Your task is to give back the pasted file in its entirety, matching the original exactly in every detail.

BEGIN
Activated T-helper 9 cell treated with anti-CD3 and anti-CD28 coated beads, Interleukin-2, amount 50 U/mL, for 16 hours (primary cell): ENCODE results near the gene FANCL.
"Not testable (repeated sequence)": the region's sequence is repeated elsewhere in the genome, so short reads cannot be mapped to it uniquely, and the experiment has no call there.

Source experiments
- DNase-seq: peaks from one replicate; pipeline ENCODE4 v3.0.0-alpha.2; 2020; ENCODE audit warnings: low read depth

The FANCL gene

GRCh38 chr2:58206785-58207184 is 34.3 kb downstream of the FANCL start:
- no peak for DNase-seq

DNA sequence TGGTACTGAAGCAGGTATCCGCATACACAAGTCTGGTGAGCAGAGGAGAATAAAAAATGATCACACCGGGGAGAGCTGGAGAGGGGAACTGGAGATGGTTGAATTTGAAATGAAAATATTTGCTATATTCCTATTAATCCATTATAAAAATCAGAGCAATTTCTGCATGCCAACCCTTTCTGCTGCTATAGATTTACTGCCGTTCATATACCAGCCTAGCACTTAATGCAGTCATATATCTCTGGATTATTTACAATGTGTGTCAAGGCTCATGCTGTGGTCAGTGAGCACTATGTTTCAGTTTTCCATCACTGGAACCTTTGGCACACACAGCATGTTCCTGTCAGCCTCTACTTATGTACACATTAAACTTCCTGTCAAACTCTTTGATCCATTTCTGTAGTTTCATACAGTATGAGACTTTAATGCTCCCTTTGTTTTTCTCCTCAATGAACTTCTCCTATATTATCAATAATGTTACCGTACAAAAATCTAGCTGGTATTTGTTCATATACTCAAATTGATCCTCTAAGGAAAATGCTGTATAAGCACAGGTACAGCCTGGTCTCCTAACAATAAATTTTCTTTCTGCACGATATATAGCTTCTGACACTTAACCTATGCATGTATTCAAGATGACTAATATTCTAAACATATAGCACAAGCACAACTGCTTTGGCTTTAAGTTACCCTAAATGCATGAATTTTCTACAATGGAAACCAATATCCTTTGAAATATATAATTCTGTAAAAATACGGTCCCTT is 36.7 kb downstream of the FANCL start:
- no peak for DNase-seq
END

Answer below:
Activated T-helper 9 cell treated with anti-CD3 and anti-CD28 coated beads, Interleukin-2, amount 50 U/mL, for 16 hours (primary cell): ENCODE results near the gene FANCL.
"Not testable (repeated sequence)": the region's sequence is repeated elsewhere in the genome, so short reads cannot be mapped to it uniquely, and the experiment has no call there.

Source experiments
- DNase-seq: peaks from one replicate; pipeline ENCODE4 v3.0.0-alpha.2; 2020; ENCODE audit warnings: low read depth

The FANCL gene

GRCh38 chr2:58206785-58207184 is 34.3 kb downstream of the FANCL start:
- no peak for DNase-seq

DNA sequence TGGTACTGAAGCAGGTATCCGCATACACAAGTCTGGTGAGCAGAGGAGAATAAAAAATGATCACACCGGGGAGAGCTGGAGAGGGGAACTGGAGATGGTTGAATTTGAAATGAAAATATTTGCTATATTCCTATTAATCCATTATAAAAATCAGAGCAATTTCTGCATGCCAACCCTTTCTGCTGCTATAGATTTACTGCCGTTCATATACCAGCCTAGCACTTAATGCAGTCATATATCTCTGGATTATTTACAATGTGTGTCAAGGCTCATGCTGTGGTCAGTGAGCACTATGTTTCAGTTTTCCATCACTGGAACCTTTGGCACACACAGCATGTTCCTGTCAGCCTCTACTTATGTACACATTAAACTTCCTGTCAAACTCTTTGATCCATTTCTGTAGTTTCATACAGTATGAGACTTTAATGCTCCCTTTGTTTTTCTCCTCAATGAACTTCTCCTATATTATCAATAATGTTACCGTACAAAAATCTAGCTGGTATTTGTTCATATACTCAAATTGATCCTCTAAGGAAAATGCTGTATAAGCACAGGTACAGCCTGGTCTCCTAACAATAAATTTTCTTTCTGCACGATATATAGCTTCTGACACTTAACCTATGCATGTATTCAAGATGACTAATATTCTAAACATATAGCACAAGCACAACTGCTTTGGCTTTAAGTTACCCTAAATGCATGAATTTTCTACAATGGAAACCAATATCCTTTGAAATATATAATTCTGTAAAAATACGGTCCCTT is 36.7 kb downstream of the FANCL start:
- no peak for DNase-seq